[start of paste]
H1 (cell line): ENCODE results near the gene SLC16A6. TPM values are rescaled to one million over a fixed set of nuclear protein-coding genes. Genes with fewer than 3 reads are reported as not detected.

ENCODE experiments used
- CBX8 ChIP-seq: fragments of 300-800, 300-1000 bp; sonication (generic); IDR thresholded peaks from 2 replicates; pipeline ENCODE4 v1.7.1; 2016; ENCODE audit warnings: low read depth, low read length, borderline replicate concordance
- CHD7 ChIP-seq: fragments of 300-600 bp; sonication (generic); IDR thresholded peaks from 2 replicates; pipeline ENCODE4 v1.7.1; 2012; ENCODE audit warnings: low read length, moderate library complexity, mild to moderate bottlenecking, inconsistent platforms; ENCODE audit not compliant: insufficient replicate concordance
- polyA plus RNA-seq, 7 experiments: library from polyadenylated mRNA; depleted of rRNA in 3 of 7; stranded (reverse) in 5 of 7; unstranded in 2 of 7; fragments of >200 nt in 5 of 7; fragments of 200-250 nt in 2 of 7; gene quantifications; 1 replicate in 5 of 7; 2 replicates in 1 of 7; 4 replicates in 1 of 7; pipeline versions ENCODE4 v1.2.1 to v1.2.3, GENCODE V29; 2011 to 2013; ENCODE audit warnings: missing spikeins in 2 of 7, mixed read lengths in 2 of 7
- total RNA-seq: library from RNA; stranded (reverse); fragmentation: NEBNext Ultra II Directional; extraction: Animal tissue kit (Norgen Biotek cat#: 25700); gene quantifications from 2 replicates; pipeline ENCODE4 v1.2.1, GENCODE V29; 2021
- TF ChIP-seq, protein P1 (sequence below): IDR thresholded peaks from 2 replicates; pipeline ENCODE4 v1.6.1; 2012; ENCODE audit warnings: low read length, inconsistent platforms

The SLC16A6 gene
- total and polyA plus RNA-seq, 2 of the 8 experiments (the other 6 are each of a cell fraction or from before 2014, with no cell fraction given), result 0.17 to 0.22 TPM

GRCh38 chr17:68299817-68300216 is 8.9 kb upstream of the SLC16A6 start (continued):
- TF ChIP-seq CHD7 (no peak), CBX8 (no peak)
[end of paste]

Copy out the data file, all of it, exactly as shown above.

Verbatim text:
H1 (cell line): ENCODE results near the gene SLC16A6. TPM values are rescaled to one million over a fixed set of nuclear protein-coding genes. Genes with fewer than 3 reads are reported as not detected.

ENCODE experiments used
- CBX8 ChIP-seq: fragments of 300-800, 300-1000 bp; sonication (generic); IDR thresholded peaks from 2 replicates; pipeline ENCODE4 v1.7.1; 2016; ENCODE audit warnings: low read depth, low read length, borderline replicate concordance
- CHD7 ChIP-seq: fragments of 300-600 bp; sonication (generic); IDR thresholded peaks from 2 replicates; pipeline ENCODE4 v1.7.1; 2012; ENCODE audit warnings: low read length, moderate library complexity, mild to moderate bottlenecking, inconsistent platforms; ENCODE audit not compliant: insufficient replicate concordance
- polyA plus RNA-seq, 7 experiments: library from polyadenylated mRNA; depleted of rRNA in 3 of 7; stranded (reverse) in 5 of 7; unstranded in 2 of 7; fragments of >200 nt in 5 of 7; fragments of 200-250 nt in 2 of 7; gene quantifications; 1 replicate in 5 of 7; 2 replicates in 1 of 7; 4 replicates in 1 of 7; pipeline versions ENCODE4 v1.2.1 to v1.2.3, GENCODE V29; 2011 to 2013; ENCODE audit warnings: missing spikeins in 2 of 7, mixed read lengths in 2 of 7
- total RNA-seq: library from RNA; stranded (reverse); fragmentation: NEBNext Ultra II Directional; extraction: Animal tissue kit (Norgen Biotek cat#: 25700); gene quantifications from 2 replicates; pipeline ENCODE4 v1.2.1, GENCODE V29; 2021
- TF ChIP-seq, protein P1 (sequence below): IDR thresholded peaks from 2 replicates; pipeline ENCODE4 v1.6.1; 2012; ENCODE audit warnings: low read length, inconsistent platforms

The SLC16A6 gene
- total and polyA plus RNA-seq, 2 of the 8 experiments (the other 6 are each of a cell fraction or from before 2014, with no cell fraction given), result 0.17 to 0.22 TPM

GRCh38 chr17:68299817-68300216 is 8.9 kb upstream of the SLC16A6 start (continued):
- TF ChIP-seq CHD7 (no peak), CBX8 (no peak)